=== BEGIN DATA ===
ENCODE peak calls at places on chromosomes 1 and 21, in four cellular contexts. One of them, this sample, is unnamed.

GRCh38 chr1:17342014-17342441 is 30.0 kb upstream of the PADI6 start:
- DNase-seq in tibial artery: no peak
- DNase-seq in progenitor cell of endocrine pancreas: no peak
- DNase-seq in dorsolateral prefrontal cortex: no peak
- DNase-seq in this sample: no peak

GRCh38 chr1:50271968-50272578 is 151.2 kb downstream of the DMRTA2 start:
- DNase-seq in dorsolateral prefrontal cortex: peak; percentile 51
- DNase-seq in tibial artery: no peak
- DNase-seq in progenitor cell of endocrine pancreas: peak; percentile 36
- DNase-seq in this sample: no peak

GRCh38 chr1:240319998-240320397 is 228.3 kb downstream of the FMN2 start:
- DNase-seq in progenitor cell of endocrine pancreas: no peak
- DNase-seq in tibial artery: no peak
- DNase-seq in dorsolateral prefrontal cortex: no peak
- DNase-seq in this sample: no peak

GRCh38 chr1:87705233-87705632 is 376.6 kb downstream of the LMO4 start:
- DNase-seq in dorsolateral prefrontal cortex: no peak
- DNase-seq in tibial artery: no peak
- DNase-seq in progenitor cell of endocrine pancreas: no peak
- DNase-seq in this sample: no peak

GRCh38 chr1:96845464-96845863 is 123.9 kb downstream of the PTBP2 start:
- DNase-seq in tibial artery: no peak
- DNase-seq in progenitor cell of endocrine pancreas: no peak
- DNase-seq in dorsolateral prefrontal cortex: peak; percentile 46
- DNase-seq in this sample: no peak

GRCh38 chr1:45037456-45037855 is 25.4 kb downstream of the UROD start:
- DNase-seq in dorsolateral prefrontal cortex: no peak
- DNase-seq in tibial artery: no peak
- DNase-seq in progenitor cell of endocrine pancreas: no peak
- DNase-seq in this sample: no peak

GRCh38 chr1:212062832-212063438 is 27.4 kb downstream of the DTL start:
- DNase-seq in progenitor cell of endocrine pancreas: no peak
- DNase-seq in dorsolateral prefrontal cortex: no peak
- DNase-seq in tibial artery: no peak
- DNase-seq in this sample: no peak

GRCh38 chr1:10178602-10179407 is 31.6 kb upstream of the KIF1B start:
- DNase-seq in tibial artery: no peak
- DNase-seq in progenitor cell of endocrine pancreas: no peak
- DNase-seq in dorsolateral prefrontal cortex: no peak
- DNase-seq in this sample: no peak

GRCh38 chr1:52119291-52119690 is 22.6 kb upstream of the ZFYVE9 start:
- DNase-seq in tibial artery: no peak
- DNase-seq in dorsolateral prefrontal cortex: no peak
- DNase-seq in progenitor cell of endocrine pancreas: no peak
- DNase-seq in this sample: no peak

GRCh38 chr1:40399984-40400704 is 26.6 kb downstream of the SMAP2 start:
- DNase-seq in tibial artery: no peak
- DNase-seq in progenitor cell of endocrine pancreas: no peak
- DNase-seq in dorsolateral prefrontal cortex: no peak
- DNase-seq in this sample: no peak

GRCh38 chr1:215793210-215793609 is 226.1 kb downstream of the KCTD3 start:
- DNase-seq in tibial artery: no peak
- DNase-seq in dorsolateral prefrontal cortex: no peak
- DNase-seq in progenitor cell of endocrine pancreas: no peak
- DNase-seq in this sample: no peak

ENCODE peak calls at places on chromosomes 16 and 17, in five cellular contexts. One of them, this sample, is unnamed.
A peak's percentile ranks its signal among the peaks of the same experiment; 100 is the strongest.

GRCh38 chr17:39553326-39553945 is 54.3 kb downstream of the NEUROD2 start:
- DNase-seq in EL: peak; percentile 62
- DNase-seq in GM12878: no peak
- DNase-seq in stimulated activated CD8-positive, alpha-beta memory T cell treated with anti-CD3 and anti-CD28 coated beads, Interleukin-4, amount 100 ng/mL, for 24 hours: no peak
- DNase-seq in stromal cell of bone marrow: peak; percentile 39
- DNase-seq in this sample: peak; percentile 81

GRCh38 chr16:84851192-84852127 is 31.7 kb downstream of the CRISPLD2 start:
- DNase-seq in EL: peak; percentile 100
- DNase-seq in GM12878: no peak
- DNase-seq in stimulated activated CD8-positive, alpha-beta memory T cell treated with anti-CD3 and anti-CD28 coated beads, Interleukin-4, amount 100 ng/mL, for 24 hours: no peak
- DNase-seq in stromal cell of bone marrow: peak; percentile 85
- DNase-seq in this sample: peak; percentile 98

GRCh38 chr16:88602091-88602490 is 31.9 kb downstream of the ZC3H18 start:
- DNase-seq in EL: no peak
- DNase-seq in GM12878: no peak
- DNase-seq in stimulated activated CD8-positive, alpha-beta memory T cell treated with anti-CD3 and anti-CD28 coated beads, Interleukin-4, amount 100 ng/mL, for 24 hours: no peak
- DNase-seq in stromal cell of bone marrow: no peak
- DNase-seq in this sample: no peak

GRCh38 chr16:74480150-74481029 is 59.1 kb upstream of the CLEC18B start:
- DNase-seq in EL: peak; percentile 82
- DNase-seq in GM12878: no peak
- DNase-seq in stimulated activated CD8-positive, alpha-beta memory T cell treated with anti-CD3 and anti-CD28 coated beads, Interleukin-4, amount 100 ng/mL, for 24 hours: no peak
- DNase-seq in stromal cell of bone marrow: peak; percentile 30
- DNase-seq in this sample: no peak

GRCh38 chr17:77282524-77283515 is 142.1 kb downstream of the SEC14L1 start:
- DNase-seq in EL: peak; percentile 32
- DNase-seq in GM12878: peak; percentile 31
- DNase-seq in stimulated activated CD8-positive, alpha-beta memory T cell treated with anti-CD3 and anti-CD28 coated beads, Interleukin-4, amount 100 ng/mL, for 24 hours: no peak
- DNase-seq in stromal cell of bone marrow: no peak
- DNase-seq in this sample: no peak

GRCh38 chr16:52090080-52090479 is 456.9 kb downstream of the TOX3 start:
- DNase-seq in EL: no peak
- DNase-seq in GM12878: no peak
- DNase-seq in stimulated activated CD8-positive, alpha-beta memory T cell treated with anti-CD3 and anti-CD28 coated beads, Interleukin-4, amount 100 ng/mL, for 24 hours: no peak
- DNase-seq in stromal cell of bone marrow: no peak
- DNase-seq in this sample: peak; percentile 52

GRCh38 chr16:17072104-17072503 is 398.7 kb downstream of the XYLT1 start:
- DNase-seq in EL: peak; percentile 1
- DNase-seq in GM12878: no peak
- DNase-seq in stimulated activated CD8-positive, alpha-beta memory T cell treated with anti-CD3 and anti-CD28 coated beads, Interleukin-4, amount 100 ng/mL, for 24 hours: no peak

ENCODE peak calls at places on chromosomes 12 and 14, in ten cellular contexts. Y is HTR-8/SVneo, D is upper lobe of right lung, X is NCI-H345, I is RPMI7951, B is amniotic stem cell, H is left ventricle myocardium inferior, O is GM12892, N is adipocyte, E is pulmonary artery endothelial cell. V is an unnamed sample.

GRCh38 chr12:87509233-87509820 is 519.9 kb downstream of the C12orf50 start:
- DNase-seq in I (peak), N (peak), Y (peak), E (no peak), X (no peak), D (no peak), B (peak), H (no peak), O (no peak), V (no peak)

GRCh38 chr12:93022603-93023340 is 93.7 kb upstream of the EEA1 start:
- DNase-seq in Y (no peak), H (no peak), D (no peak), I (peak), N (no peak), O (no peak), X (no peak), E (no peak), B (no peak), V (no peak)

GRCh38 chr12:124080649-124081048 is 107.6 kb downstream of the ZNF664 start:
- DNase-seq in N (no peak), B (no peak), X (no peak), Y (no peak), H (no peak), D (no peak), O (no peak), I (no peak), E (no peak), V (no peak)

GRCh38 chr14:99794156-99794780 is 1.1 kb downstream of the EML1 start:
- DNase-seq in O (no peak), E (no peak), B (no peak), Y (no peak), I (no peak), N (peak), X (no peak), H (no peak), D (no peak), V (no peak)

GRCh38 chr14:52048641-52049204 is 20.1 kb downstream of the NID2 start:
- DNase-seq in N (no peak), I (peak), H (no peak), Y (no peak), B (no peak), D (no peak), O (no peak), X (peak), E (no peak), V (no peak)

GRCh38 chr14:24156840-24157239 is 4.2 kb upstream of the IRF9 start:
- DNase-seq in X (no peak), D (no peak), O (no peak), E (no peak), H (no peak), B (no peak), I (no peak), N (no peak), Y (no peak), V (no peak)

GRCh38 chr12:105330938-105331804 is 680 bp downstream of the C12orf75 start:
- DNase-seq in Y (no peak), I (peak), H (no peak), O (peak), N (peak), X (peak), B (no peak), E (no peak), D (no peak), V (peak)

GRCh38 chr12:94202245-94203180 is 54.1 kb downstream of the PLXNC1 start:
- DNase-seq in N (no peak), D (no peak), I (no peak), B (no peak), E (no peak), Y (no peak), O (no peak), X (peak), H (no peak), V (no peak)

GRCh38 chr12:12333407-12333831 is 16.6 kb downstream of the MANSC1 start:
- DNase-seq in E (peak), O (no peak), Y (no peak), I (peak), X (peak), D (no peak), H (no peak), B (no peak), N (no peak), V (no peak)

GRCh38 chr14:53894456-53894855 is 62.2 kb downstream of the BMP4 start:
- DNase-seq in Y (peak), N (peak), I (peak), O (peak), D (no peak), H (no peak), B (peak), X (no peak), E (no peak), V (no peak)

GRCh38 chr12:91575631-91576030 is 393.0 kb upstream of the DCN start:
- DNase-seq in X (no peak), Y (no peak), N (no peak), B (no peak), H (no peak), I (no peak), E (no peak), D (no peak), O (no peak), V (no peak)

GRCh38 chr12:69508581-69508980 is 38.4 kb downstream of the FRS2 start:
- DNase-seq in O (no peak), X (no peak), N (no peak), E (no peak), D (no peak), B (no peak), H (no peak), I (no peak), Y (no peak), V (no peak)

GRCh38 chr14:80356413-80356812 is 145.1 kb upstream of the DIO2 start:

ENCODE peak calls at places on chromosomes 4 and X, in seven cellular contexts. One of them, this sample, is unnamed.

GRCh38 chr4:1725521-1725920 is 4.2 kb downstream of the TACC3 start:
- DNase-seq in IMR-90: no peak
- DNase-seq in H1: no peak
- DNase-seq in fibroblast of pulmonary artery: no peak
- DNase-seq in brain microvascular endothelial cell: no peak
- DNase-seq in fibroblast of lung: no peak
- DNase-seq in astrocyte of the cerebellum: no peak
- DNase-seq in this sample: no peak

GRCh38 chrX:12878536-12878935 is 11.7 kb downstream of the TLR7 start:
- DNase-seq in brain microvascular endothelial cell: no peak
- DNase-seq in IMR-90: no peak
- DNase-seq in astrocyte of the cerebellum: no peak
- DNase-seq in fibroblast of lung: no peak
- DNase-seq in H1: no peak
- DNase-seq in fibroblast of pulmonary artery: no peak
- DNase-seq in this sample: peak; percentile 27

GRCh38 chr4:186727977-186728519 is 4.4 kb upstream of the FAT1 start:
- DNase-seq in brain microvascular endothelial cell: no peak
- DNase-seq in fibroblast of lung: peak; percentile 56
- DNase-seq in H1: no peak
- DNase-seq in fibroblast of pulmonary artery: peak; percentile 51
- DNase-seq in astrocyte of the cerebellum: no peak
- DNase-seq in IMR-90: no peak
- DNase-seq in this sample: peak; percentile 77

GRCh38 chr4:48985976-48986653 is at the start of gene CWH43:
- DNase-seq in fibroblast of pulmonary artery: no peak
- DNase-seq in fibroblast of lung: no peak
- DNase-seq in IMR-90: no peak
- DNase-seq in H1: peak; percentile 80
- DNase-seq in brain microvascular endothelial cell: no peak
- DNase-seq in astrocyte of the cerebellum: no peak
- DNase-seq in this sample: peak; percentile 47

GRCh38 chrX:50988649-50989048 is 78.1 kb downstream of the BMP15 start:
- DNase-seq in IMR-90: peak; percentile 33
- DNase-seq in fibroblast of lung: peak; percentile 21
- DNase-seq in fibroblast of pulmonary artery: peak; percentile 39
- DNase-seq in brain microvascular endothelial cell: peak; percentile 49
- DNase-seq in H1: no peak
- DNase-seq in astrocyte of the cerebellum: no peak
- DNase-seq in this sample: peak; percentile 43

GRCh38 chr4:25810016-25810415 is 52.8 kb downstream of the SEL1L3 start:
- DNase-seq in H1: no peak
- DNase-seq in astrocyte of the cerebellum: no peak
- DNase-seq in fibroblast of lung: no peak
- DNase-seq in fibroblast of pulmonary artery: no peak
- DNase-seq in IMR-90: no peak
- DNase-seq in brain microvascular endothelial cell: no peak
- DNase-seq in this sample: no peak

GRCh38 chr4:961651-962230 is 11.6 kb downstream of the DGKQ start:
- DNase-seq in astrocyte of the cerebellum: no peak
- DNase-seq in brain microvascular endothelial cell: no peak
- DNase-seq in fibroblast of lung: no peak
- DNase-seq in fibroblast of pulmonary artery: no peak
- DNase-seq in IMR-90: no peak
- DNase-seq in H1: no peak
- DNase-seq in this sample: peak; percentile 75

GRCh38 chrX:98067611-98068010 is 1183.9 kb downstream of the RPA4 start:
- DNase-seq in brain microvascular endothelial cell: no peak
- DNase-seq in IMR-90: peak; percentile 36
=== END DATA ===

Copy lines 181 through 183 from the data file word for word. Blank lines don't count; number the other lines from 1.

- DNase-seq in this sample: peak; percentile 75

GRCh38 chrX:98067611-98068010 is 1183.9 kb downstream of the RPA4 start:
- DNase-seq in brain microvascular endothelial cell: no peak